Another tool AbleOrganizer offers that is valuable to organizers is relationships. This tool allows you to track the connections that exist between two or more contacts, and visualize the information in meaningful ways. You will want to take the time to understand the relationships that can be tracked out of the box, and to consider adding others that can be useful in tracking contacts.
- The software supports multiple relationship types. You can create new relationship types through the web-based adminstrative interface.
- Relationships can be associated with specific contact types. For instance, you can tell the system that individuals can be friends of other individuals, but not of organizations.
- Relationships can be directional. This means you can create a reverse direction relationship when a relationship is being created.
- The relationships that are supplied by default with the system are examples for your own use. You can use them as-is, configure them to work in ways appropriate for your organization, or add entirely new ones.
Working with relationship types
AbleOrganizer provides a web-based administrative interface for managing relationship types. You can access it within the admin section of the website, which will give you access to qa list of all the relationships that are configured, along with controls for editing them and creating new ones.
The relationships that ship with AbleOrganizer include the following:
- Employee, which refers to an individual who works for an organization.
- Friend, which refers individuals who are friends with each other.
- Member, which refers to individuals who are members of a household.
Creating new relationship types
AbleOrganizer includes tools that allow you to create your own relationship types.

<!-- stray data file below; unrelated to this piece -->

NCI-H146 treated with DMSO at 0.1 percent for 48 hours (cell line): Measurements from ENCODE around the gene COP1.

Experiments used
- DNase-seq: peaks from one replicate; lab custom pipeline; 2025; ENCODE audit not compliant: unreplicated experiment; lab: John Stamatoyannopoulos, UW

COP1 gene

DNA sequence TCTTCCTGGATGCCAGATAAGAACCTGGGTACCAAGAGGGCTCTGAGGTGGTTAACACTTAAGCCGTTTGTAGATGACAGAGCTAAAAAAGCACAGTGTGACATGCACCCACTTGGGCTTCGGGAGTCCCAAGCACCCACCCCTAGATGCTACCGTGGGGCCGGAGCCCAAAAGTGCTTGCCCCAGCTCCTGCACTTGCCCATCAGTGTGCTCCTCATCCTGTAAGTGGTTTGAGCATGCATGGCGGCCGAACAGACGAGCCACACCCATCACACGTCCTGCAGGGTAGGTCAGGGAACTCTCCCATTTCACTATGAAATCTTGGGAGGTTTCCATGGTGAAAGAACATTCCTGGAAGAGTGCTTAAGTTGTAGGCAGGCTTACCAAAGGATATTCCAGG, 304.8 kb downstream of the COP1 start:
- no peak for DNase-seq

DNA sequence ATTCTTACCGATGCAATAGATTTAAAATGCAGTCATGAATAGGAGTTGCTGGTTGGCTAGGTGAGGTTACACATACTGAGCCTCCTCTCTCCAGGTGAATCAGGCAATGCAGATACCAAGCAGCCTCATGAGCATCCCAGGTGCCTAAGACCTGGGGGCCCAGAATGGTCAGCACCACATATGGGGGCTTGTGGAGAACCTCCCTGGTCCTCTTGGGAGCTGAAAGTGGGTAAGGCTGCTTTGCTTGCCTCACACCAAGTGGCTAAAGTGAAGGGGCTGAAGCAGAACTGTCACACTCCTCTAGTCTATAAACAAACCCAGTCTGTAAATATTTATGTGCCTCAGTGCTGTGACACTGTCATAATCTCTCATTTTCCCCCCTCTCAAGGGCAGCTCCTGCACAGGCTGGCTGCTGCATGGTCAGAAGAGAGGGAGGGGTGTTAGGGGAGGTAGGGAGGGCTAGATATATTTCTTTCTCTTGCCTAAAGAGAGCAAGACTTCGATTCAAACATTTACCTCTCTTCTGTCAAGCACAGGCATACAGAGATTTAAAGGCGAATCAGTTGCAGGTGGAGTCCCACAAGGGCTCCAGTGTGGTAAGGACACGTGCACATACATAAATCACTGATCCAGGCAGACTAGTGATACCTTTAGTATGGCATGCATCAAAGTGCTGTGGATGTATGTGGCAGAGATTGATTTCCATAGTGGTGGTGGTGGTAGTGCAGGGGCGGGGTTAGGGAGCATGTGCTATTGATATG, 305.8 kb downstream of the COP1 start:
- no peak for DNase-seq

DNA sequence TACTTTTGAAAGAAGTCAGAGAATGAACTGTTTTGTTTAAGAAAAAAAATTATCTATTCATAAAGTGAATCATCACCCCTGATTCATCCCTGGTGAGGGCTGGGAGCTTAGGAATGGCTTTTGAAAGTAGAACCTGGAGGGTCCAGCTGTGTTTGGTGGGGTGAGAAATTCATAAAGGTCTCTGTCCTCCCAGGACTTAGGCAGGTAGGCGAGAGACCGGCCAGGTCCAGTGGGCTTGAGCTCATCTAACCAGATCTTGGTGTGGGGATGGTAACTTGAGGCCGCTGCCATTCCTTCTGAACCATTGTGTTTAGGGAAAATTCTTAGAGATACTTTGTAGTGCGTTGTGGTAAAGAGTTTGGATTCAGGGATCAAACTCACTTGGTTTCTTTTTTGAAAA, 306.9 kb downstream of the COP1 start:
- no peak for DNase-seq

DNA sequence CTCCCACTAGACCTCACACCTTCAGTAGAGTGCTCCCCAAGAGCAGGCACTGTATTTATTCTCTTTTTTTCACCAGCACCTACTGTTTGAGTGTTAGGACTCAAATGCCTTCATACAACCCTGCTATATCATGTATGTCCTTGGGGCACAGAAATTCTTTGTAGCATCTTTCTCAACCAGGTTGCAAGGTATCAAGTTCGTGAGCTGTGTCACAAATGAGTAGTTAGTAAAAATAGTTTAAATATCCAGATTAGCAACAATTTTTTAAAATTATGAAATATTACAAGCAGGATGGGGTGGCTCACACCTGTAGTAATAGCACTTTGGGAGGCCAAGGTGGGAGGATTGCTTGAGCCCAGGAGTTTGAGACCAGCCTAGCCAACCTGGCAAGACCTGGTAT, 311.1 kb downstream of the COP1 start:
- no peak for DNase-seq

When creating a relationship, you simply need to click the link to add a new relationship on the relationship administration page of your website. This will allow you to give the relationship a name, using labels that explain the relationship. From there, you need to answer some questions about the relationship you are creating:
- Is this relationship one-directional (or is it reciprocal)? For instance, if contact A is connected to contact B through a friend relationship, does that mean contact B is a friend of contact A? Check the box labelled 'Directional' if the relationship should be reciprocal between both parties.
- Is the relationship limited to a specific contact type? For instance, does contact A have to be an organization to be an office of contact B? Select contact types from the list if you want to limit the relationship to certain contact types.
Best practices for relationship types
Relationships can be used to reflect any connection between contacts. A member of an organization, a pair of friends, people living in a house together, these are all legitimate relationships.
Relationships are typically not used to reflect segments within a set of contacts. A list of VIPs, a group of enthusiastic supporters, a cluster of reporters. These typically would not be considered relationships as there is not a connection between the contacts themselves.
It's usually a good idea to write down the meaning of relationships when they are being configured and sharing your notes with other people in your organization. On the one hand, this ensures a common meaning between everyone who will be maintaining the system. On the other hand, there might be some important relationship types you haven't thought of, but which are obvious to others.